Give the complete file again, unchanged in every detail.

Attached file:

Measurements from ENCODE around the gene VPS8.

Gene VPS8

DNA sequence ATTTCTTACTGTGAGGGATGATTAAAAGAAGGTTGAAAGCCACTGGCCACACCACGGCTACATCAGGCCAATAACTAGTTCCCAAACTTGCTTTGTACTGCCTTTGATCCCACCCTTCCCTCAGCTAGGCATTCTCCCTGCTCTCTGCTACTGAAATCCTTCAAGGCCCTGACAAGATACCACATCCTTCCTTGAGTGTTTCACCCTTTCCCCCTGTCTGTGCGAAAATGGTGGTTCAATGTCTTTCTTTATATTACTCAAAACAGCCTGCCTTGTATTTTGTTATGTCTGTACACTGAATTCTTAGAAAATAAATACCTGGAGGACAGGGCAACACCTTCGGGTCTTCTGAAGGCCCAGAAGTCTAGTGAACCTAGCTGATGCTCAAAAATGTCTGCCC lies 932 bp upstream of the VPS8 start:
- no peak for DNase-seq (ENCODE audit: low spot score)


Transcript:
Measurements from ENCODE around the gene VPS8.

Gene VPS8

DNA sequence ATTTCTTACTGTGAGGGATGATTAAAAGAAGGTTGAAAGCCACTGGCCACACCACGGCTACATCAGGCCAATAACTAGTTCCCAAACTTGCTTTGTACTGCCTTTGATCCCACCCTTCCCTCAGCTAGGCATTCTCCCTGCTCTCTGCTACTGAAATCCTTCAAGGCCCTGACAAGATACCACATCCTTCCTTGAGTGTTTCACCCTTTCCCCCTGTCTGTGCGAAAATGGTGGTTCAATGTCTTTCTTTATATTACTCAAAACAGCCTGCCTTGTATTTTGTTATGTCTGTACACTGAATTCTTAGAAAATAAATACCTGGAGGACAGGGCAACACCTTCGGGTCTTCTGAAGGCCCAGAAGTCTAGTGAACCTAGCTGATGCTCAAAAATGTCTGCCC lies 932 bp upstream of the VPS8 start:
- no peak for DNase-seq (ENCODE audit: low spot score)